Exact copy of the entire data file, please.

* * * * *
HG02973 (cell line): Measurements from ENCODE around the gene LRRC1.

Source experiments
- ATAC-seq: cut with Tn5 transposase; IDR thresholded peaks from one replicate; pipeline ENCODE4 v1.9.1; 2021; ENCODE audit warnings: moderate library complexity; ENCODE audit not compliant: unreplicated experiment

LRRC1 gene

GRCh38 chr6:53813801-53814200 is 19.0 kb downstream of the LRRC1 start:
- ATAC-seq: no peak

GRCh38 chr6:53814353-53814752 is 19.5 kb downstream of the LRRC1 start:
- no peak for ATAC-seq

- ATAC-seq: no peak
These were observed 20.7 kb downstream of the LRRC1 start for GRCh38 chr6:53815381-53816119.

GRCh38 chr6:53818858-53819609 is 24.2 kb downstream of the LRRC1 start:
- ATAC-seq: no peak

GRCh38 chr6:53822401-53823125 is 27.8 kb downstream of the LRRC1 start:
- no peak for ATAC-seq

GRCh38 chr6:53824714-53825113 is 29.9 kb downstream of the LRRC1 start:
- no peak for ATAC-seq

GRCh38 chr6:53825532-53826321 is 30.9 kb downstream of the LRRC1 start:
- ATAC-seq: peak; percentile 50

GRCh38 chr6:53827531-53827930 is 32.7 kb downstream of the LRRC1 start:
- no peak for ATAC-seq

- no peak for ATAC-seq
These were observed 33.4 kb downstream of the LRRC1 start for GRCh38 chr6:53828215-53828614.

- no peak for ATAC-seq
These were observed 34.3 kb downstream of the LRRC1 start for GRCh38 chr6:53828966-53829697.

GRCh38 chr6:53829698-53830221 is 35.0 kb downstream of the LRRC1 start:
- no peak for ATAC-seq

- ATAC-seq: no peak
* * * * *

HG02973 (cell line): Measurements from ENCODE around the gene LRRC1.

Source experiments
- ATAC-seq: cut with Tn5 transposase; IDR thresholded peaks from one replicate; pipeline ENCODE4 v1.9.1; 2021; ENCODE audit warnings: moderate library complexity; ENCODE audit not compliant: unreplicated experiment

LRRC1 gene

GRCh38 chr6:53813801-53814200 is 19.0 kb downstream of the LRRC1 start:
- ATAC-seq: no peak

GRCh38 chr6:53814353-53814752 is 19.5 kb downstream of the LRRC1 start:
- no peak for ATAC-seq

- ATAC-seq: no peak
These were observed 20.7 kb downstream of the LRRC1 start for GRCh38 chr6:53815381-53816119.

GRCh38 chr6:53818858-53819609 is 24.2 kb downstream of the LRRC1 start:
- ATAC-seq: no peak

GRCh38 chr6:53822401-53823125 is 27.8 kb downstream of the LRRC1 start:
- no peak for ATAC-seq

GRCh38 chr6:53824714-53825113 is 29.9 kb downstream of the LRRC1 start:
- no peak for ATAC-seq

GRCh38 chr6:53825532-53826321 is 30.9 kb downstream of the LRRC1 start:
- ATAC-seq: peak; percentile 50

GRCh38 chr6:53827531-53827930 is 32.7 kb downstream of the LRRC1 start:
- no peak for ATAC-seq

- no peak for ATAC-seq
These were observed 33.4 kb downstream of the LRRC1 start for GRCh38 chr6:53828215-53828614.

- no peak for ATAC-seq
These were observed 34.3 kb downstream of the LRRC1 start for GRCh38 chr6:53828966-53829697.

GRCh38 chr6:53829698-53830221 is 35.0 kb downstream of the LRRC1 start:
- no peak for ATAC-seq

- ATAC-seq: no peak